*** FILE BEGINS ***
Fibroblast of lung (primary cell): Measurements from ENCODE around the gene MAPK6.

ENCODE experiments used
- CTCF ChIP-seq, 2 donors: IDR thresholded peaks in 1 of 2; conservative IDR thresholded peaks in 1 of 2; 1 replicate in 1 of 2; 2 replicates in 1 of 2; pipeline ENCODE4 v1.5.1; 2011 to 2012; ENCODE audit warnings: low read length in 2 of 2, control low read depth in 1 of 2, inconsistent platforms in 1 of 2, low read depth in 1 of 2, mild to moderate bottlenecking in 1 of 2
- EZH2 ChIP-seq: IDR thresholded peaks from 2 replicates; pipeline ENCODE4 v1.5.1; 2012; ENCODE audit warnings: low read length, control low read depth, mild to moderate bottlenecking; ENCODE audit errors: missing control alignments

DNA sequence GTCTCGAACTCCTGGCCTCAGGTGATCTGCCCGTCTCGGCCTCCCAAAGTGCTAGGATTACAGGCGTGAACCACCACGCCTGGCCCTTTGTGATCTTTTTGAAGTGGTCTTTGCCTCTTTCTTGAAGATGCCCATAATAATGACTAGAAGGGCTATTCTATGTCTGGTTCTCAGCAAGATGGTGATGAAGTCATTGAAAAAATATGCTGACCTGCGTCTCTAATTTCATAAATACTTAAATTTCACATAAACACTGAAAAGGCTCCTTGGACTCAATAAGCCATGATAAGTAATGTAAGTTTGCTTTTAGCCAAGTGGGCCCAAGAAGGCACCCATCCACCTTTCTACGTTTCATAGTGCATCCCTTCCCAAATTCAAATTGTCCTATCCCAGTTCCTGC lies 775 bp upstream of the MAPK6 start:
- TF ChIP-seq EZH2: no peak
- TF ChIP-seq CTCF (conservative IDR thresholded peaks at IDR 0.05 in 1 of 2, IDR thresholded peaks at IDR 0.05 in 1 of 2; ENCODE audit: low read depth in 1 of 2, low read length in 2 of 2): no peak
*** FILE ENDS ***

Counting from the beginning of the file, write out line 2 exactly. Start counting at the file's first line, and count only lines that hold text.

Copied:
ENCODE experiments used